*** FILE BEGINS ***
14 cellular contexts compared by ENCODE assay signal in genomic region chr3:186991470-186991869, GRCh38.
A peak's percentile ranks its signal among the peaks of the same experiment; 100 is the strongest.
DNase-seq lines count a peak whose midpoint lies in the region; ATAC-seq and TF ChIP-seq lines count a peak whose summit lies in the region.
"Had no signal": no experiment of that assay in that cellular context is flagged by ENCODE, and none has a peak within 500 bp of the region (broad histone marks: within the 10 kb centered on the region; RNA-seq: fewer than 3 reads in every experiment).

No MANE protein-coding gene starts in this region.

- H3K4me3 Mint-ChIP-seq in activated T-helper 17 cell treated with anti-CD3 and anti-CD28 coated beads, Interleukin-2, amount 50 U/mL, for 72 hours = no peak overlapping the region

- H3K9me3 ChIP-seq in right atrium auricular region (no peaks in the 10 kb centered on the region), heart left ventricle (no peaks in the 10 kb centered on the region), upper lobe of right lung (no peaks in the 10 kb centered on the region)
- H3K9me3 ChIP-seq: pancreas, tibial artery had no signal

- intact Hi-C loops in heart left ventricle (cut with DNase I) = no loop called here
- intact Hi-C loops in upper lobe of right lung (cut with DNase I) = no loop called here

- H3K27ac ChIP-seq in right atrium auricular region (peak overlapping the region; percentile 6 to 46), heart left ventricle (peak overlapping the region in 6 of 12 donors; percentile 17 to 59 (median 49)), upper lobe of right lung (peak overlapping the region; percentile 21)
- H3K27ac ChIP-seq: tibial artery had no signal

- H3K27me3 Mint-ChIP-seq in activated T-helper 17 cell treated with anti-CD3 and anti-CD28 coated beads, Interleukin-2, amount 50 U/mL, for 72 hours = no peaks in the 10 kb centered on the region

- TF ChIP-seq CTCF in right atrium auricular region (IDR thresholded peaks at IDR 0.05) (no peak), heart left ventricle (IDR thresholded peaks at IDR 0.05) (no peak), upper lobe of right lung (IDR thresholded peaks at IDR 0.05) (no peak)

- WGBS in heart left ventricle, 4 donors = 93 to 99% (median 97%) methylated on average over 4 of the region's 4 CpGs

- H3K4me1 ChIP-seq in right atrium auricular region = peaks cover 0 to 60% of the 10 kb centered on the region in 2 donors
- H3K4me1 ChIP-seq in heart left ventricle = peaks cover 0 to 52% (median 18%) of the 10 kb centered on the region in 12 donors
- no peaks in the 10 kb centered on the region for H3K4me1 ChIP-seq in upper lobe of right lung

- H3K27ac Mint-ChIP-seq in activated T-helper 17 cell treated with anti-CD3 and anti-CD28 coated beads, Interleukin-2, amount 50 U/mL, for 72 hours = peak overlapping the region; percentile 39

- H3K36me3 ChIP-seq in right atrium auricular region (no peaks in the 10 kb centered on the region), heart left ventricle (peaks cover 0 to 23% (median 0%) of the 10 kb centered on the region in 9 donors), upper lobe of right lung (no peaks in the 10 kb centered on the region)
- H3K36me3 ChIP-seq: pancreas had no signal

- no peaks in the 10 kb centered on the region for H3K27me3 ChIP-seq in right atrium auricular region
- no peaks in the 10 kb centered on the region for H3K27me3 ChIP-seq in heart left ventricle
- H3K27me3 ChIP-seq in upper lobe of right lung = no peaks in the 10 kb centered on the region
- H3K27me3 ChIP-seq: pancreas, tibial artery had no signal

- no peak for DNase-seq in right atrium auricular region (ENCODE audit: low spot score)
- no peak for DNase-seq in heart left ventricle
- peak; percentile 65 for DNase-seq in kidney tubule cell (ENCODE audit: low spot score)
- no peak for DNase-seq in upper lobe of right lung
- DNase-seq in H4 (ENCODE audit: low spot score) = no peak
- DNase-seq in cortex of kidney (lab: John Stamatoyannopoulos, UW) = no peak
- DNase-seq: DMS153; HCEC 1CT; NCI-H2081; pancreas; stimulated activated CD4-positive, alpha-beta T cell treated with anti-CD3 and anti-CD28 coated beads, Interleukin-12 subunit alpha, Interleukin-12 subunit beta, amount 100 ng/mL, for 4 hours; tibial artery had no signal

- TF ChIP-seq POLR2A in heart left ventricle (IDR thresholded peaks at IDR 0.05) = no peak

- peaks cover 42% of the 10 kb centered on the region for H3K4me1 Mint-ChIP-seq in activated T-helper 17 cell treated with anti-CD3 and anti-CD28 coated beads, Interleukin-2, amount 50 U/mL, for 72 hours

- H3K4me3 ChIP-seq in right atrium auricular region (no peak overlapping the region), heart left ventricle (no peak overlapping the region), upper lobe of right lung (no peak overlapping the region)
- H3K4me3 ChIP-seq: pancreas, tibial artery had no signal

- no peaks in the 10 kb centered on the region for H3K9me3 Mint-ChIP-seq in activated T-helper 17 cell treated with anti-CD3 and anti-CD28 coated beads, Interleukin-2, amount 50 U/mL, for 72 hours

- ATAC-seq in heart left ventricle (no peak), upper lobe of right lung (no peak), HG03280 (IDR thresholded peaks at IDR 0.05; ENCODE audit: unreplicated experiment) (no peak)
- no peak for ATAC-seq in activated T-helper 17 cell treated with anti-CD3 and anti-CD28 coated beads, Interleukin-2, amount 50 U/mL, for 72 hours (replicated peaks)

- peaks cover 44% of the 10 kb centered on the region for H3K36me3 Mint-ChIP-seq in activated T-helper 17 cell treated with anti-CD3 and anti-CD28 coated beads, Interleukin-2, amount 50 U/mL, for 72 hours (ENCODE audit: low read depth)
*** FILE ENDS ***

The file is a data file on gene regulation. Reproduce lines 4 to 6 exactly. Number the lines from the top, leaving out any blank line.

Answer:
"Had no signal": no experiment of that assay in that cellular context is flagged by ENCODE, and none has a peak within 500 bp of the region (broad histone marks: within the 10 kb centered on the region; RNA-seq: fewer than 3 reads in every experiment).

No MANE protein-coding gene starts in this region.

- H3K4me3 Mint-ChIP-seq in activated T-helper 17 cell treated with anti-CD3 and anti-CD28 coated beads, Interleukin-2, amount 50 U/mL, for 72 hours = no peak overlapping the region